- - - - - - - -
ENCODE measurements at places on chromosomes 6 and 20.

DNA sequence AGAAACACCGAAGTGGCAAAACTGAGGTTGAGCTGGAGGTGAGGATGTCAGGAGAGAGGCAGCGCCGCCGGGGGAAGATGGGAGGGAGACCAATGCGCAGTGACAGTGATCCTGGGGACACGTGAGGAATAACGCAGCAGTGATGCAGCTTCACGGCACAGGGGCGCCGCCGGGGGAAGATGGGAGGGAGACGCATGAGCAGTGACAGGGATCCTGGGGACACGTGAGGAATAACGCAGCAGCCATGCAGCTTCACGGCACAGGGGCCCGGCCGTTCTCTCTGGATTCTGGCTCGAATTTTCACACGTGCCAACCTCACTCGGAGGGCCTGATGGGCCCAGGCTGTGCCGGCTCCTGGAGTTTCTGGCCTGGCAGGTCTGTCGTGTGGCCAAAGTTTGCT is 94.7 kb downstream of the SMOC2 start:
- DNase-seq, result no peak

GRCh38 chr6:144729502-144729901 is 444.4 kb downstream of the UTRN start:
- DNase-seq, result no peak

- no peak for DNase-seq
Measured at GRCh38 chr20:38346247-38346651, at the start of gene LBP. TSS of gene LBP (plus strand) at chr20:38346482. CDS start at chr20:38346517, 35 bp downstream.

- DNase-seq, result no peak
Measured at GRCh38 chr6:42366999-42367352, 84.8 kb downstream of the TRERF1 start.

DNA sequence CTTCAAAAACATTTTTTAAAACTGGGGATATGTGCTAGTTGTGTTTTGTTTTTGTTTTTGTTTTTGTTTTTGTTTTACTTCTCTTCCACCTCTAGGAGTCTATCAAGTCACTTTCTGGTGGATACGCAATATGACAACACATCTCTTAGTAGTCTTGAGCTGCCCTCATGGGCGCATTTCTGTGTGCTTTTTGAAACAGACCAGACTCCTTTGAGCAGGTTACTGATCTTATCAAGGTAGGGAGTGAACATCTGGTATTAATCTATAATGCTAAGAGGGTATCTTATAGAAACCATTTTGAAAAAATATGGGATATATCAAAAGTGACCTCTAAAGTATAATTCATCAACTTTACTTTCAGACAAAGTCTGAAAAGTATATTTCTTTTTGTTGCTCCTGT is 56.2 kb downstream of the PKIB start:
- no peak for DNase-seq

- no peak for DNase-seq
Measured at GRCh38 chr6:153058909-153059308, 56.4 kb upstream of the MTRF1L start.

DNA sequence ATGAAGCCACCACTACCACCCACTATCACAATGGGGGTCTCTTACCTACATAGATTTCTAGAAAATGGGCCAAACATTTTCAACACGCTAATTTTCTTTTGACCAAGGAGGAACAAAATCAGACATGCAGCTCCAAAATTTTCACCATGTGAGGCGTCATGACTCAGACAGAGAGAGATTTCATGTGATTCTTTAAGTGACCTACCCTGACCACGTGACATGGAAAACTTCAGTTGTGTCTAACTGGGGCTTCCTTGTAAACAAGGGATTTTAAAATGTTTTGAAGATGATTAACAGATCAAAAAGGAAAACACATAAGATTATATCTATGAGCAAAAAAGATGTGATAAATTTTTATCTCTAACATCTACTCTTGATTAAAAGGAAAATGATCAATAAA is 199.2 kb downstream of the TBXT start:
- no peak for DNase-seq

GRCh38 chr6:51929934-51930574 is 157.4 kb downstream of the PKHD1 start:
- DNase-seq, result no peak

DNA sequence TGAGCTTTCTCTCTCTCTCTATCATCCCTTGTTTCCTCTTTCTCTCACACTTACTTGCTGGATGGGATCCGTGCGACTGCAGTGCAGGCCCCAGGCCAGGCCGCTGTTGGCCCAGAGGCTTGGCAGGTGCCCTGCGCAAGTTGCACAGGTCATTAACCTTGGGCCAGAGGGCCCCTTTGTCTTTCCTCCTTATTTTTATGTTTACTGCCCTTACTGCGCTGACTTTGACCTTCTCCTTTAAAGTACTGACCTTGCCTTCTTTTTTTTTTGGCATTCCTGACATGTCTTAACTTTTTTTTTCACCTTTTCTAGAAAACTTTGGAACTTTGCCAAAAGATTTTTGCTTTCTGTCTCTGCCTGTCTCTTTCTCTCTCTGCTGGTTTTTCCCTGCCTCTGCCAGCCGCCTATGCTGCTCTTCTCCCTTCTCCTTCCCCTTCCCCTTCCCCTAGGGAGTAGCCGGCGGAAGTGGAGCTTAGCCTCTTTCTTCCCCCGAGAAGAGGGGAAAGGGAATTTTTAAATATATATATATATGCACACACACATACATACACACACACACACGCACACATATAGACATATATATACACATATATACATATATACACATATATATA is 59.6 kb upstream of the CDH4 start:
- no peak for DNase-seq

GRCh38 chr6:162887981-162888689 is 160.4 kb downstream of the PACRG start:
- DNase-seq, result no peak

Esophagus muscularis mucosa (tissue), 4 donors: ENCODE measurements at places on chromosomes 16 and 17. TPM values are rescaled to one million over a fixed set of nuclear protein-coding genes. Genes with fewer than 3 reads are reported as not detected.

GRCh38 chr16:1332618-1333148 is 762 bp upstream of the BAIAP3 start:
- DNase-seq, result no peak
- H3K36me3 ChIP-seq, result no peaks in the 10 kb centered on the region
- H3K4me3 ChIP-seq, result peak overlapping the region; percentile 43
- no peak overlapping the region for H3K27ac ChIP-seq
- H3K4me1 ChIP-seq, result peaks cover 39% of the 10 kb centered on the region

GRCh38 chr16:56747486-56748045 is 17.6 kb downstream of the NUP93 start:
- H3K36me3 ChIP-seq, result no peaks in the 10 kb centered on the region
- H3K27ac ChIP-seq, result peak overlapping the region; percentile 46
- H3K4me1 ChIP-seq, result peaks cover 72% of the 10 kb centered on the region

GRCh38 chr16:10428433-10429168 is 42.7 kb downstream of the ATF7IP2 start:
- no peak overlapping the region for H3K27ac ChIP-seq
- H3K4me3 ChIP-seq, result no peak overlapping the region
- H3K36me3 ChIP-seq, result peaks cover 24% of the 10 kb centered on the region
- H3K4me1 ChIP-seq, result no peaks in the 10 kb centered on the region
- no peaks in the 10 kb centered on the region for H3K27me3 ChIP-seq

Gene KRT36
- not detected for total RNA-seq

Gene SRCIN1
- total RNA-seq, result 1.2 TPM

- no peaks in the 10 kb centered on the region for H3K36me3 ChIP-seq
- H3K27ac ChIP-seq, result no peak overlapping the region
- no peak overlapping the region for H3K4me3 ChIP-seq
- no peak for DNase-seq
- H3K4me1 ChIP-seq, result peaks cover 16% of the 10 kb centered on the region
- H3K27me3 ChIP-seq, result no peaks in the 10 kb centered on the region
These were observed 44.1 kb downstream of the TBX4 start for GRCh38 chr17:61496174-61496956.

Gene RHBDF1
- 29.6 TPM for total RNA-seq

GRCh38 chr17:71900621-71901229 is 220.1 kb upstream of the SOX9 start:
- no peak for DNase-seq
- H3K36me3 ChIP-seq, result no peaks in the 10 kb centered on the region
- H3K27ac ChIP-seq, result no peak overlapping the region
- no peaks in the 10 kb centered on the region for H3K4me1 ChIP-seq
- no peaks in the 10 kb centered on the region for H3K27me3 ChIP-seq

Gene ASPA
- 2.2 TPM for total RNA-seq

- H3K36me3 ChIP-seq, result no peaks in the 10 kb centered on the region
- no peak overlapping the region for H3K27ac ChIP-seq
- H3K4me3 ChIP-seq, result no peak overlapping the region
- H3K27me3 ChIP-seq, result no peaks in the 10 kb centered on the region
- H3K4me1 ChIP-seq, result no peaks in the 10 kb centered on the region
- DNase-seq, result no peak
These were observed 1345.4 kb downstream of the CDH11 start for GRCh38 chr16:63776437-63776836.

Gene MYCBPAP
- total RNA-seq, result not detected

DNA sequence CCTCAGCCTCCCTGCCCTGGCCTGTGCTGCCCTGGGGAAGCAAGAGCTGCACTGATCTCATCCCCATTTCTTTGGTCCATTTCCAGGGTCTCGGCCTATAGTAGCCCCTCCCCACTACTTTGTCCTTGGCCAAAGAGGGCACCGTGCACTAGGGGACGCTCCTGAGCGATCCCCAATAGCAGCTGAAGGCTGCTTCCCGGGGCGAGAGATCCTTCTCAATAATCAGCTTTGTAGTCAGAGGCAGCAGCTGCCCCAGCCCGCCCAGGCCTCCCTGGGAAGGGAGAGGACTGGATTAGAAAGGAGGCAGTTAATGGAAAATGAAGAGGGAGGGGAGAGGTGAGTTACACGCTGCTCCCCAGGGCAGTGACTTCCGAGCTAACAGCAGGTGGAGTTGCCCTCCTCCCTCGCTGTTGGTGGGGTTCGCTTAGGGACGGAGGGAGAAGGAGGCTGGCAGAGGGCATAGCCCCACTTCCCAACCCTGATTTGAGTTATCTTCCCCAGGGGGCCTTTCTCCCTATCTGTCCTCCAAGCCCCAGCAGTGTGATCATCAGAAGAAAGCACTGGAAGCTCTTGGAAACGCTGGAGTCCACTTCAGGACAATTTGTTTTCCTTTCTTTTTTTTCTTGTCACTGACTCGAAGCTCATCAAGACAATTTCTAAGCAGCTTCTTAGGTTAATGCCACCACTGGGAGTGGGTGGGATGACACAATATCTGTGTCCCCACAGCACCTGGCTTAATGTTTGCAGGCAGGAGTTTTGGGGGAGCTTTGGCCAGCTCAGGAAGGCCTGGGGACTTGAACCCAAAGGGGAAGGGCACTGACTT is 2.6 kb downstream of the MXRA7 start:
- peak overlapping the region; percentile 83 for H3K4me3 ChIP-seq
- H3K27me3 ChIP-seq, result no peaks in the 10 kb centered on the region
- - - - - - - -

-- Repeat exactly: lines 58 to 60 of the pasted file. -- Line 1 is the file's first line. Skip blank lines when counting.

Gene ASPA
- 2.2 TPM for total RNA-seq

- H3K36me3 ChIP-seq, result no peaks in the 10 kb centered on the region